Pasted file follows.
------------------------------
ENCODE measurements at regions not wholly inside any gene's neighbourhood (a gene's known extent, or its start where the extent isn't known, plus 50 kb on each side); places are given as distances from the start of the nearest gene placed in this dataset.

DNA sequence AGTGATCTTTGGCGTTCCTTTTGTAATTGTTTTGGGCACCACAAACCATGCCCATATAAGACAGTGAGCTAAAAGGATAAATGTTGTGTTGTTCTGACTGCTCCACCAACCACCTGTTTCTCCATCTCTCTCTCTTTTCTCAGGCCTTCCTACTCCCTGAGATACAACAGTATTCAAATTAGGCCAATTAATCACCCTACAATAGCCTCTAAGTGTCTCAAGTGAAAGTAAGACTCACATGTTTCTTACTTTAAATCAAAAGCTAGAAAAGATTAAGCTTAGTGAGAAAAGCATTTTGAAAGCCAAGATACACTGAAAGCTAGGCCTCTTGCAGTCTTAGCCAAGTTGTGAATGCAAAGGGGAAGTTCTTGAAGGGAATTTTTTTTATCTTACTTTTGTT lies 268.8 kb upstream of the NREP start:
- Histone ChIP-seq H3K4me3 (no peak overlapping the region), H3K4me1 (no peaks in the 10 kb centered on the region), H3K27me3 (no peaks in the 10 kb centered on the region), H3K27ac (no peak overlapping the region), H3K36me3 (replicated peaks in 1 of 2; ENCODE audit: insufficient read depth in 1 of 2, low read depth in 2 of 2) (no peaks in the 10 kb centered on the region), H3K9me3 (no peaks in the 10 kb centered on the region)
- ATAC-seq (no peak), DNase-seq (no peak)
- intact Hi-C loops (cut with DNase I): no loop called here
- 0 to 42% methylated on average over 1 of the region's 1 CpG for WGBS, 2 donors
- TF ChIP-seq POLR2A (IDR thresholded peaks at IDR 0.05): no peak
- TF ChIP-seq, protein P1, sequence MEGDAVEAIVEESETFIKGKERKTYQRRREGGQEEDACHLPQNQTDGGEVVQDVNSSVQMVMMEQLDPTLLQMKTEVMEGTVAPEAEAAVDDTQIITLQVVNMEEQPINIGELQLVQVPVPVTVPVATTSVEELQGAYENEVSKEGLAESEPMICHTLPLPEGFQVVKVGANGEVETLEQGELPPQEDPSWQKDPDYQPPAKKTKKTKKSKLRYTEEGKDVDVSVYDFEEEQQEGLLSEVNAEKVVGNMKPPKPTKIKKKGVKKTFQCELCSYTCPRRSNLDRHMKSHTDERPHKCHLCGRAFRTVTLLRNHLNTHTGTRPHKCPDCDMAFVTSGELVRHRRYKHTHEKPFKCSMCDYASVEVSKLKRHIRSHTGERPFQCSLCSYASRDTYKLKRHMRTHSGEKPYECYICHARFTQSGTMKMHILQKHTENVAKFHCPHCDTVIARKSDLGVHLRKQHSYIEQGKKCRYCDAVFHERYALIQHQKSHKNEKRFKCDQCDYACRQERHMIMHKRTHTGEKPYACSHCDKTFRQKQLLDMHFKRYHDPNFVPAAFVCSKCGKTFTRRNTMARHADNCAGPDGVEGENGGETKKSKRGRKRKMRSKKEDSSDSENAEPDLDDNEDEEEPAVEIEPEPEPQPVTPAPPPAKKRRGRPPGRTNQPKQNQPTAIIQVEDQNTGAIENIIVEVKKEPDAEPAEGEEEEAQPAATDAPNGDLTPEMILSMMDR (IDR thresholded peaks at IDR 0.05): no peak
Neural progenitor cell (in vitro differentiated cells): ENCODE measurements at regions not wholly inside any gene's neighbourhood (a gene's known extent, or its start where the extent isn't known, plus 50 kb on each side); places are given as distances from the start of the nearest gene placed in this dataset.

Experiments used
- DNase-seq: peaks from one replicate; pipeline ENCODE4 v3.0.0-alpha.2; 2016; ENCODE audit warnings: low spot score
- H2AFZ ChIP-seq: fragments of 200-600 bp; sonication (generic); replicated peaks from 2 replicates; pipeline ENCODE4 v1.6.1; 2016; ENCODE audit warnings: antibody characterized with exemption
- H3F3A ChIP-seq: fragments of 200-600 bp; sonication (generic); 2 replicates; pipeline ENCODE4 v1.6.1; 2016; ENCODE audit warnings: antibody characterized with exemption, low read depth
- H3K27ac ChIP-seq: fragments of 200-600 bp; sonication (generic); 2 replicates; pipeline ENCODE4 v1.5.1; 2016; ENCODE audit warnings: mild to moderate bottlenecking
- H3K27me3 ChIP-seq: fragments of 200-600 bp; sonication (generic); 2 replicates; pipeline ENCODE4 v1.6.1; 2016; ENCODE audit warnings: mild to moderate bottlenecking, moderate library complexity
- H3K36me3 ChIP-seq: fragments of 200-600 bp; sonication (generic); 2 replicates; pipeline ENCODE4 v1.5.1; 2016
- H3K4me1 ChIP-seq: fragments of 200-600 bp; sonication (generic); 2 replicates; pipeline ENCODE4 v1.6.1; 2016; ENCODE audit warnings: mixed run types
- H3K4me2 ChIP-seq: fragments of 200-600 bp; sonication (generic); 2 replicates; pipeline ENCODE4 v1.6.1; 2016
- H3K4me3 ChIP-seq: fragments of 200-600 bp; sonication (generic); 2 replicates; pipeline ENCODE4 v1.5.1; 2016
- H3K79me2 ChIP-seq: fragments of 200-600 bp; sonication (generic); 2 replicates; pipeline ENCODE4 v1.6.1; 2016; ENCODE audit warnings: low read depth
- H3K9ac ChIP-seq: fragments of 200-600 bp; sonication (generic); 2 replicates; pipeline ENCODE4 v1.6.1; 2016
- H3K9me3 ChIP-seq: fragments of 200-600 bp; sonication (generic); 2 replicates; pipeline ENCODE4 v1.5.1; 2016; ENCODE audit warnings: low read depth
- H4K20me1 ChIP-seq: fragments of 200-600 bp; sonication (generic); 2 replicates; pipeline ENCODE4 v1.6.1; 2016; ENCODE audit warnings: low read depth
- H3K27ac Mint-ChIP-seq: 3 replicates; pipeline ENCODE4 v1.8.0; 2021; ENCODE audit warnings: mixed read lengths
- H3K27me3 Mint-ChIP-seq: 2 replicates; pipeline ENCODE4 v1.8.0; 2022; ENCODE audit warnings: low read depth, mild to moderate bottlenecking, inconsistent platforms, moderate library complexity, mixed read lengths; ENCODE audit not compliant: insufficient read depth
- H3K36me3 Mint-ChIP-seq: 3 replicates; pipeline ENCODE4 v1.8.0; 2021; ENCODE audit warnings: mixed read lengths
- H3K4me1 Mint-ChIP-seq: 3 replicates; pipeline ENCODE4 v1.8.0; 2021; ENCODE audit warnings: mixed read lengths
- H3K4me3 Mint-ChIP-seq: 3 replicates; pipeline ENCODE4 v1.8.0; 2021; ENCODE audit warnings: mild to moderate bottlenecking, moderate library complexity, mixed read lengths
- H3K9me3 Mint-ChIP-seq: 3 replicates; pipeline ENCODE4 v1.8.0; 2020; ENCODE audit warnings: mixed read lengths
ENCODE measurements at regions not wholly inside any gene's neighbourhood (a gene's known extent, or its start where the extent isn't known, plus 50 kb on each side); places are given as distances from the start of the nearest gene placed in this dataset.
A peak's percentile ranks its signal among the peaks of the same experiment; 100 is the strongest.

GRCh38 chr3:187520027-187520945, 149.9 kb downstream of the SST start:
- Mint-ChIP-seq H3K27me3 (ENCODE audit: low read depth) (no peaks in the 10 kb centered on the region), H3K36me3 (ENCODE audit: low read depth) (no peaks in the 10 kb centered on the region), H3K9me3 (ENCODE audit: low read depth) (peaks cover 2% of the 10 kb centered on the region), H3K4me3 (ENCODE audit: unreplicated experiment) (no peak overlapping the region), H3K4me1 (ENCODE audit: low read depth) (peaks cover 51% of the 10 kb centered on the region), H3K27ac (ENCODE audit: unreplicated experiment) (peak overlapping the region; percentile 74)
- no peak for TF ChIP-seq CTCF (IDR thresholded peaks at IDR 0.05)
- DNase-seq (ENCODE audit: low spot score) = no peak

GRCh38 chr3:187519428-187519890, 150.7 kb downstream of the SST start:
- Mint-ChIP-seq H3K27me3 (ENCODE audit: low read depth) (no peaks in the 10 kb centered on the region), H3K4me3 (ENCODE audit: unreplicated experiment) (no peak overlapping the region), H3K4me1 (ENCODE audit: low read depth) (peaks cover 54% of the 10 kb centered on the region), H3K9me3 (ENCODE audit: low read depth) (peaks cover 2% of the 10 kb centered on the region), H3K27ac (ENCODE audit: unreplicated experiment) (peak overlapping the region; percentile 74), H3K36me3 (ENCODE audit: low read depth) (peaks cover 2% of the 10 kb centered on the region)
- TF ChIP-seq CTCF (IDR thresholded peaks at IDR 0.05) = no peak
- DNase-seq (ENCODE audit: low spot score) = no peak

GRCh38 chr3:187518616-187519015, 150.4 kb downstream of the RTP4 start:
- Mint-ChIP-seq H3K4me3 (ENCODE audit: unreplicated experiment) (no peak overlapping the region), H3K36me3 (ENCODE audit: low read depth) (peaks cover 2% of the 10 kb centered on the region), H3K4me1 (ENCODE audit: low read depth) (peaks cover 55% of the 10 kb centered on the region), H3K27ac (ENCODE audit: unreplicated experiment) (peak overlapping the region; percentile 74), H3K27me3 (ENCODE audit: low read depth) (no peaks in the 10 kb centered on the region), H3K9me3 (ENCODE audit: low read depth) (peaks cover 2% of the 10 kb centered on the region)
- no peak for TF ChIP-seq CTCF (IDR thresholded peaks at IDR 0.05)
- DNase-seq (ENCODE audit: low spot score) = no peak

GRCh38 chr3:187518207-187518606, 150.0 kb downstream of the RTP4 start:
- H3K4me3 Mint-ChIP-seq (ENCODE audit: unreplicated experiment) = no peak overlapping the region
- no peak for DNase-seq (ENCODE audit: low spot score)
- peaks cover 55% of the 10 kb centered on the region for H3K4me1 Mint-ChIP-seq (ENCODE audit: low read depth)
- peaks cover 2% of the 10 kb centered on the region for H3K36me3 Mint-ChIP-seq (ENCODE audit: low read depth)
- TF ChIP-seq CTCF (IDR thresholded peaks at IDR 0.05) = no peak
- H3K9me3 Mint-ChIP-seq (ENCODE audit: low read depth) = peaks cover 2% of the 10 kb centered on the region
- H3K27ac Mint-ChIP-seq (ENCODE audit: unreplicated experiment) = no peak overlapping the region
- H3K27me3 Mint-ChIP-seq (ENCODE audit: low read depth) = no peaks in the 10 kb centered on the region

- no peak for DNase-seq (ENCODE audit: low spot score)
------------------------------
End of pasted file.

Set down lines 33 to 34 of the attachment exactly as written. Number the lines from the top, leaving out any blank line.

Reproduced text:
- Mint-ChIP-seq H3K27me3 (ENCODE audit: low read depth) (no peaks in the 10 kb centered on the region), H3K36me3 (ENCODE audit: low read depth) (no peaks in the 10 kb centered on the region), H3K9me3 (ENCODE audit: low read depth) (peaks cover 2% of the 10 kb centered on the region), H3K4me3 (ENCODE audit: unreplicated experiment) (no peak overlapping the region), H3K4me1 (ENCODE audit: low read depth) (peaks cover 51% of the 10 kb centered on the region), H3K27ac (ENCODE audit: unreplicated experiment) (peak overlapping the region; percentile 74)
- no peak for TF ChIP-seq CTCF (IDR thresholded peaks at IDR 0.05)